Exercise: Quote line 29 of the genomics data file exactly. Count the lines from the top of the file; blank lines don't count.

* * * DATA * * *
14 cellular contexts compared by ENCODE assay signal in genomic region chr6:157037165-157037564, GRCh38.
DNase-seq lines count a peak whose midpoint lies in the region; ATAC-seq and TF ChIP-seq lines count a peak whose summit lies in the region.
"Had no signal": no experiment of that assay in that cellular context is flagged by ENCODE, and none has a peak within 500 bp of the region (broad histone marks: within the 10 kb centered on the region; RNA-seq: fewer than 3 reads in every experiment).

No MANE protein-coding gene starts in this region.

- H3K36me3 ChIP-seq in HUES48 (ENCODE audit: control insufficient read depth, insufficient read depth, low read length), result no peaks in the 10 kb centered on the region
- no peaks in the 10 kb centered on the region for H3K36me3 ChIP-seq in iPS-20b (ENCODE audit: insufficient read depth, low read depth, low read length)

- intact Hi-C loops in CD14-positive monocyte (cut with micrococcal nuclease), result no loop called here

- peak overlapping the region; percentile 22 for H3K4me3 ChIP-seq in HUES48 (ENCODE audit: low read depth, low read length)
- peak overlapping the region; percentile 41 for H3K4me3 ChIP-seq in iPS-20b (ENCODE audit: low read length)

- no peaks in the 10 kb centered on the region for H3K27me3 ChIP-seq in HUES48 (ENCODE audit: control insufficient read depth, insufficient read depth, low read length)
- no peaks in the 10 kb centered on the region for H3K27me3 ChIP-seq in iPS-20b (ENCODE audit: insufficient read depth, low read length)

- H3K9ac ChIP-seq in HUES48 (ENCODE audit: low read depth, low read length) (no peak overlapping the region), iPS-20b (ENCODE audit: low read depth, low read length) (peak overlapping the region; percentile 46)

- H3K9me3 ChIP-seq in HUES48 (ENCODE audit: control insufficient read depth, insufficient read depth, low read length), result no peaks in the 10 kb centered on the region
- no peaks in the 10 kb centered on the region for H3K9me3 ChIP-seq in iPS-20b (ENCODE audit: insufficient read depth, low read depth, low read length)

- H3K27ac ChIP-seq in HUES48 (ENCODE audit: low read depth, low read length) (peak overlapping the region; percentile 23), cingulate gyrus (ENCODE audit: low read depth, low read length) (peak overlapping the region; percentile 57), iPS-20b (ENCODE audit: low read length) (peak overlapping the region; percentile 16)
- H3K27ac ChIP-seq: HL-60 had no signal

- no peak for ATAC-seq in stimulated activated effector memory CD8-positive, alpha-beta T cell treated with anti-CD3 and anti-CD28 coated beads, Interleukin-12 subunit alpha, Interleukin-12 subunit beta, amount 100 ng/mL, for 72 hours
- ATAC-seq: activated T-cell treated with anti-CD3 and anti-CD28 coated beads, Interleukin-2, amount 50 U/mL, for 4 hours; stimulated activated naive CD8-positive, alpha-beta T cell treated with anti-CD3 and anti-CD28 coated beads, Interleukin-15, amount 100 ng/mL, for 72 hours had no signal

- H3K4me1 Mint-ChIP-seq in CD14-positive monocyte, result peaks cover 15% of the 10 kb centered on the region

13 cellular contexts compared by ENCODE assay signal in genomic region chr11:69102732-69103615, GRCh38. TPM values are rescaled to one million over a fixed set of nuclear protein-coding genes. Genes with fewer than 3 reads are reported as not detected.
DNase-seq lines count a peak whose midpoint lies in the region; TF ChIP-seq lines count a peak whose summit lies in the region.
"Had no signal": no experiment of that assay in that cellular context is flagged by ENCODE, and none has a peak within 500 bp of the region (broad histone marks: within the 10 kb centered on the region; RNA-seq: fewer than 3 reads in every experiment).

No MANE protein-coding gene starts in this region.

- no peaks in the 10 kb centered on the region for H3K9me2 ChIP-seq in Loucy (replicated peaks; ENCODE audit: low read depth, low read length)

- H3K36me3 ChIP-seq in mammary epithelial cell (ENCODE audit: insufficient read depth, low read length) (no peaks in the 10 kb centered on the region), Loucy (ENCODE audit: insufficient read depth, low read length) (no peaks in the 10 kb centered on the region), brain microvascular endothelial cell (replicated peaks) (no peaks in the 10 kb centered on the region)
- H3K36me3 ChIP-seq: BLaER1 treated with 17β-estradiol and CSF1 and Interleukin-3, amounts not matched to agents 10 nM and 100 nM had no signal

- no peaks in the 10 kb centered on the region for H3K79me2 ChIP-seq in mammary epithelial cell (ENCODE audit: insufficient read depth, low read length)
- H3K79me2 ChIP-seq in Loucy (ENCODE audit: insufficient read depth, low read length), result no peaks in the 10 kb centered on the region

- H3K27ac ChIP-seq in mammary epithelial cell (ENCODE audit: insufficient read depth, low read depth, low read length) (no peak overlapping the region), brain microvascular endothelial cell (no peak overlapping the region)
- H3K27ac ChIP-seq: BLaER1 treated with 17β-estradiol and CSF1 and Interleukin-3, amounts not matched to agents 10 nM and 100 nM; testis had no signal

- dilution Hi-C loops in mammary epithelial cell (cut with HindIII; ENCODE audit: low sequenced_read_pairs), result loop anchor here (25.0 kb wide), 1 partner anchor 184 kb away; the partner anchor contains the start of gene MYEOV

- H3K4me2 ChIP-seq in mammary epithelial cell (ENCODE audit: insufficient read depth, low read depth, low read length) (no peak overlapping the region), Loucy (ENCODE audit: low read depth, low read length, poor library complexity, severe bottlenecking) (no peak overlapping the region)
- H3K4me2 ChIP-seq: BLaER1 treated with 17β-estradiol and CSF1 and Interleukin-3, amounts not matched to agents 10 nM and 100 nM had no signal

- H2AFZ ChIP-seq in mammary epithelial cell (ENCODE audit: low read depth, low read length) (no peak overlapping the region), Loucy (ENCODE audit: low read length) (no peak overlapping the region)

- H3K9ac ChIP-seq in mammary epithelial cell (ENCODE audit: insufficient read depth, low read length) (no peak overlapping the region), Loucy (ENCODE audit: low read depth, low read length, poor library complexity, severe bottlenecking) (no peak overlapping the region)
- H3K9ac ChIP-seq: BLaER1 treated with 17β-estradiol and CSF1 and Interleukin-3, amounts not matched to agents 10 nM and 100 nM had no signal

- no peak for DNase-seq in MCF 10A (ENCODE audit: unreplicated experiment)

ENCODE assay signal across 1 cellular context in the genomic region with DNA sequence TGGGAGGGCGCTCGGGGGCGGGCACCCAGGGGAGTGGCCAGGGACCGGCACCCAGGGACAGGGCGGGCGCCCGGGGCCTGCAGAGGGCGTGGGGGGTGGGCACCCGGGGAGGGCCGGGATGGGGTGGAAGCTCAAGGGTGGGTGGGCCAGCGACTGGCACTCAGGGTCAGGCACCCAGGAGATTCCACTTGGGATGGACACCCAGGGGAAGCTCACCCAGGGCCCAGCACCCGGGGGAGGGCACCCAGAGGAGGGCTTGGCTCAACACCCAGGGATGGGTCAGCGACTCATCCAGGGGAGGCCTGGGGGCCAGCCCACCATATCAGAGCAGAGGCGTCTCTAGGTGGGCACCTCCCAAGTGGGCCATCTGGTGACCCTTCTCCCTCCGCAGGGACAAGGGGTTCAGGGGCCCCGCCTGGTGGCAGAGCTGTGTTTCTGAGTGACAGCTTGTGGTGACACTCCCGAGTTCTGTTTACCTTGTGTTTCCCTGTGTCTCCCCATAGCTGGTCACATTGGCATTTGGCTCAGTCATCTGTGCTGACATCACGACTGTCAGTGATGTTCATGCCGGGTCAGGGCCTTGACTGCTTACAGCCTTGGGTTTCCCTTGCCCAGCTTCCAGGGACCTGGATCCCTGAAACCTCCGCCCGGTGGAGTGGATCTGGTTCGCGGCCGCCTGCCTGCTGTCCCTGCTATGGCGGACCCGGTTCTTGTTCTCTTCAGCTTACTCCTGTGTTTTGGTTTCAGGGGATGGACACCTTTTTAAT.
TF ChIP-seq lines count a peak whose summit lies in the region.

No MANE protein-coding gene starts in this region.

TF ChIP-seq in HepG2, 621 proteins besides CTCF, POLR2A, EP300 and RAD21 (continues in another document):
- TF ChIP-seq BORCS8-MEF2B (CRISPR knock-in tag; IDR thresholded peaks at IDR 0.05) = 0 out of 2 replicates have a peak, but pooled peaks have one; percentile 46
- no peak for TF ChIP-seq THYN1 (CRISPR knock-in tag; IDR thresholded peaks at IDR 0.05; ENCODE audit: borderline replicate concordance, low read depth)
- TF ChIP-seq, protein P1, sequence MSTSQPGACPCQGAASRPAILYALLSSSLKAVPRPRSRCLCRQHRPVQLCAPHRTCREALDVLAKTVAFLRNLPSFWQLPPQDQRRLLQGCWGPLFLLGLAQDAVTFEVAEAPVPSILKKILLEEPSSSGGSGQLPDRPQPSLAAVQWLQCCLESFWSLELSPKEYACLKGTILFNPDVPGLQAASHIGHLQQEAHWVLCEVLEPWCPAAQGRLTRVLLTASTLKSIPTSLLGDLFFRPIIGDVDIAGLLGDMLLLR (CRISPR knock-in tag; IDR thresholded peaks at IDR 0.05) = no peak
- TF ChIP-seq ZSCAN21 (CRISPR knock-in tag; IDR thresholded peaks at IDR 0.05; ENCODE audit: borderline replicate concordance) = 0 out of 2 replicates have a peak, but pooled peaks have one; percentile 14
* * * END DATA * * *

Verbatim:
- H3K27ac ChIP-seq in mammary epithelial cell (ENCODE audit: insufficient read depth, low read depth, low read length) (no peak overlapping the region), brain microvascular endothelial cell (no peak overlapping the region)